The other night I was walking home from work later than usual. The sun was setting, so when I rounded the corner to head west down the street where I live, the horizon was so bright it blinded me.
And before my eyes could adjust, I heard two voices scream out, “Ricci!” and start running toward me. All I could make out were two shadows silhouetted against the late evening sun. One was tall and thin—strongly feminine, and the other was just a bit shorter and just a bit thinner—teenage lanky.
They came running toward me, and they didn’t stop until they had run into me with their arms outstretched in a group hug. It was Little Mousa and Aminta—the youngest siblings who live at my house.
Because they’re younger, they’re almost always at the house, so I’ve gotten to spend a lot of time with them. In the evenings, Mousa sits in the open courtyard and studies. When Sarah and I eat dinner in the courtyard, he’ll read next to us, and in between bites and studies we’ll both sneak him pieces of bread or potatoes off our plate. He loves to play jokes on me—and when I actually fall for them (which is most of the time), he’ll keep a serious face for about 20 seconds and then click his tongue, give me these huge wide eyes and just start laughing. He’s got a great laugh. He’s quiet most of the time, but I know his English is good, because whenever another American and I make a joke in English, if he’s within earshot he’ll always laugh. He’s a quiet comic, and he can easily make my day so much better when I’m the butt of one of his pranks.
The other day he asked to see the picture of my family I keep in my journal. When I showed him the Polaroid of my sister, mother and father and I, he asked where everyone else was. I explained there were just four of us. He asked where they lived. I explained they all lived in different cities. Just four! And all in different houses! I told him, well I have grandparents and cousins, too. Oh, he shook his head and looked at me reassuredly,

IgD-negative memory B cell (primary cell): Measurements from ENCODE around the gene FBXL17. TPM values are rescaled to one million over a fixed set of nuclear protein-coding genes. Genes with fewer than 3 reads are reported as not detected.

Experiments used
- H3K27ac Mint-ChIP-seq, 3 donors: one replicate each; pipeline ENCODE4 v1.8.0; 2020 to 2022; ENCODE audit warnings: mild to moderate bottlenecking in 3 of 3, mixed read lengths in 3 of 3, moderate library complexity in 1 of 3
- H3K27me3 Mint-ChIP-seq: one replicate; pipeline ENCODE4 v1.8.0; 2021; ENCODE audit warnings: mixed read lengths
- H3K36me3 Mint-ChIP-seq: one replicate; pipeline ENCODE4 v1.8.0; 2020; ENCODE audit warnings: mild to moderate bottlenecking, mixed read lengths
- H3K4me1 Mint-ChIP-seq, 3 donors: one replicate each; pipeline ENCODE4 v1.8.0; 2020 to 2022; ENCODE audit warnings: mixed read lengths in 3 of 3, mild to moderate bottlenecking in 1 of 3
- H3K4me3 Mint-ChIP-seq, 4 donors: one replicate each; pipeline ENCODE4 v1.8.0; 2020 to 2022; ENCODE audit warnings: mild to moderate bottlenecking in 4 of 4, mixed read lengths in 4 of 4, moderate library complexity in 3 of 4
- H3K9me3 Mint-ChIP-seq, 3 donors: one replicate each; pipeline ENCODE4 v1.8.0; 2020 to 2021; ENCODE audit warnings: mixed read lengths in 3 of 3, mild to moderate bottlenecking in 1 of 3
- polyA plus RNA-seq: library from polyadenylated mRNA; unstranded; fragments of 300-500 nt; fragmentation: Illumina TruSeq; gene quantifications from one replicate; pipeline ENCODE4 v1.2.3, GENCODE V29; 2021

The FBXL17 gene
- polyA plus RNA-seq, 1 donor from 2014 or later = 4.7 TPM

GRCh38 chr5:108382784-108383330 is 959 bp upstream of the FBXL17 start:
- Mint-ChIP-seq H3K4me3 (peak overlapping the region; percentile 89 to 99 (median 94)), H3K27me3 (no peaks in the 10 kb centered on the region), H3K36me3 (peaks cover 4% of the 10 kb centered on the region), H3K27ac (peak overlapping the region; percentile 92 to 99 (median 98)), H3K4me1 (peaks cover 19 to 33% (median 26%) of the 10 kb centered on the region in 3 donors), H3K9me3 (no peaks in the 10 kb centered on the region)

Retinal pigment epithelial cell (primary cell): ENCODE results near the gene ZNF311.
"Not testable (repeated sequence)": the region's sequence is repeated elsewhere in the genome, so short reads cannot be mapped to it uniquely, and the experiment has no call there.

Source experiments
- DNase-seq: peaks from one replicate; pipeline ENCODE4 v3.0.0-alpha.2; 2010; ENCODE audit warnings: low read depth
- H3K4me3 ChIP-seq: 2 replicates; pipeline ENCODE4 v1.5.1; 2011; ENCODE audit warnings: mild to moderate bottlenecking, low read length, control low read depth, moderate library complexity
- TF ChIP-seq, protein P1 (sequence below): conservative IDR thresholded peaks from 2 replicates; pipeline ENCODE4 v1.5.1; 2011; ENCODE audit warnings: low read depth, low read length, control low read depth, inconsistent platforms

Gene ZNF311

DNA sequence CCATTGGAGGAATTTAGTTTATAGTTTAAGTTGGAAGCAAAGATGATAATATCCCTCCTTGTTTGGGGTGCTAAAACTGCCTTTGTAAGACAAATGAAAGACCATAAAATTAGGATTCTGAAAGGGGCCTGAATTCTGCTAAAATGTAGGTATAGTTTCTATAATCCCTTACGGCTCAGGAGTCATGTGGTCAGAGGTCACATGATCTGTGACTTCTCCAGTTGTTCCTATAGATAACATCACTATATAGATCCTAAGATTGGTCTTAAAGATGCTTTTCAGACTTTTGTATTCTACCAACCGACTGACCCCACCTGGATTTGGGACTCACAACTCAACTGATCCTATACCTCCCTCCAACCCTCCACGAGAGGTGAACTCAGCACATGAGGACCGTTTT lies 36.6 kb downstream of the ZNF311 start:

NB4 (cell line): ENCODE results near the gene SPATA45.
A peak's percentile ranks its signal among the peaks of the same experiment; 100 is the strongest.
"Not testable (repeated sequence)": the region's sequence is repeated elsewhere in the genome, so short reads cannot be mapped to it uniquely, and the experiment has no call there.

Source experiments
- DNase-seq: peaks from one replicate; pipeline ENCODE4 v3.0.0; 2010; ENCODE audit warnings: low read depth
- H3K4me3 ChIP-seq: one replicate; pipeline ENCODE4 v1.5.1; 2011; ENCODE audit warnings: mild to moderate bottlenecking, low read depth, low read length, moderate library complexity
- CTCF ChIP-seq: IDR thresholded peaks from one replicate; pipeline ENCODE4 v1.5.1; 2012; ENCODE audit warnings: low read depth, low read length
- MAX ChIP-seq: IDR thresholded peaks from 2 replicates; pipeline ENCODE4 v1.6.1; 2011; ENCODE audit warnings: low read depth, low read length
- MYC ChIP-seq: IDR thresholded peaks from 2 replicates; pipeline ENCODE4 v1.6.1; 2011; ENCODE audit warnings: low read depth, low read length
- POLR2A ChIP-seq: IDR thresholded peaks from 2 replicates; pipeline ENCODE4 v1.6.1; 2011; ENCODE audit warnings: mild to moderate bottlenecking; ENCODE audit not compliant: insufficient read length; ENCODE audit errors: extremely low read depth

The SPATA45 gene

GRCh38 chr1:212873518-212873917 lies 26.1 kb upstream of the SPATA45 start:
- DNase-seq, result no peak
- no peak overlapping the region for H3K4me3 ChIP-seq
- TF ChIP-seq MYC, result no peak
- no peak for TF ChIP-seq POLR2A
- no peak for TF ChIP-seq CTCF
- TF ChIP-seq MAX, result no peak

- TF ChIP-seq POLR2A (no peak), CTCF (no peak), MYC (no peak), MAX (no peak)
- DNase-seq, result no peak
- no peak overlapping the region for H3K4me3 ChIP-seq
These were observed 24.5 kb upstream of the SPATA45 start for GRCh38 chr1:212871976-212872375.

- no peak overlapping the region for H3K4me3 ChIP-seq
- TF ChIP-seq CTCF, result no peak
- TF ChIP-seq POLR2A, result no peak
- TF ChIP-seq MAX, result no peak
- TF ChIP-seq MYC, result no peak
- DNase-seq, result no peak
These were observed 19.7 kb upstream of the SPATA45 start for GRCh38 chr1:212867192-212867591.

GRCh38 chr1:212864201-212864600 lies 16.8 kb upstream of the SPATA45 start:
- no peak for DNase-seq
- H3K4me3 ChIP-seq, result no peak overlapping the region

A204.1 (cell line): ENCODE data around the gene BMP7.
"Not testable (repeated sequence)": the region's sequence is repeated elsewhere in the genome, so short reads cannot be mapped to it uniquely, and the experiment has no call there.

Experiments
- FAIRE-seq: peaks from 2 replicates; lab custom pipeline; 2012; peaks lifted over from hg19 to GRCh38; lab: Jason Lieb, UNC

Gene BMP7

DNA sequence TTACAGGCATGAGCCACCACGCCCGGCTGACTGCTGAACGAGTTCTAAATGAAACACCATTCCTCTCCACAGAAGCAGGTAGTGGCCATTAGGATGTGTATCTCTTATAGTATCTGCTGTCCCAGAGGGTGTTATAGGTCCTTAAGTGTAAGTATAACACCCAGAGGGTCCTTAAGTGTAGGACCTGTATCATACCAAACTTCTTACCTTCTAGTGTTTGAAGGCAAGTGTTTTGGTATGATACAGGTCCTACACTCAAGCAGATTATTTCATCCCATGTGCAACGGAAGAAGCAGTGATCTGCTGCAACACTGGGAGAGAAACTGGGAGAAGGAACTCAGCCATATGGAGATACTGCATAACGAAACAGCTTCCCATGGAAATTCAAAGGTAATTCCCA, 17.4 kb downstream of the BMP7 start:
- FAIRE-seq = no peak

“So they live with you, too.” When I finally explained to him that no, in fact all those people I was talking about lived all over in different homes, he opened his mouth wide and gave me these huge eyes that he loves to flash whenever he just CAN’T BELIEVE the crazy American just said something silly or fell for one of his okes.
Aminta is more complicated. First of all—she’s 17. And because she is the youngest girl, as well as a neice to mama and not actually a daughter, she carries the brunt of the housework. I’d say about 80% of the time she’s bent over “ballaying” the tile floor.
After I’d been in the house about a week, she confided me that she had a boyfriend, but mama didn’t approve of him. So she would sneak over to use my phone every once and a while and send him text messages. Sarah helped her write a love letter in French to him on Valentine’s Day. I’m not sure how much education she’s had, but she works constantly around the house, and her arms and feet are thick and strong with the grace of manual labor. She loves to play tricks on me, too, but she’s also so sensitive. Whenever I come home, if I say Bonjour or Bonsoir to Mama and the other siblings, but don’t directly address her and ask how her day was, she always walks by me a few minutes later with a sad look. When I ask her what’s wrong, she always says it’s because I didn’t acknowledge her. At first I thought she was being dramatic, but then I remembered—she’s 17.
Sometimes it feels like I picked random words out of the dictionary, shook them up and spilled them onto a page to create my life. This week is one of those times. My friend Kari Barber and I are covering the Kingdom of Bahrain’s Foreign Minister during this week’s Organization of the Islamic Conference Summit for the Associated Press Television Network. See what I mean?
Here’s the foreign minister, Shaikh Isa bin Salman Al-Kahalifa, who, when we met him yesterday, made a joke by giving Kari the Texas “hook ‘em” horns sign after she told him she went to Oklahoma.
Yesterday was the first day of the weeklong event, and after Kari and I woke up bright and early to cover the 8:30 meeting, we found out it had been postponed until 2:00 pm. We went to the Meridian Hotel, where the conference is being held, around 1:00 pm and met up with the Bahrainian contingency. They’re all extremely friendly, and they all think Kari and I are insane for living in Dakar.After a long day of continued delays and Kari and I marching around the maze that is the Meridian, we had some footage (Kari is a camerawoman) and photos (that’s me) to send back to London, where it would then go off to Bahrain to play on their national television station. So here’s us hustling back to send our material before deadline. And by hustling I mean flashing peace signs at my point and shoot digital. Dakar Vice…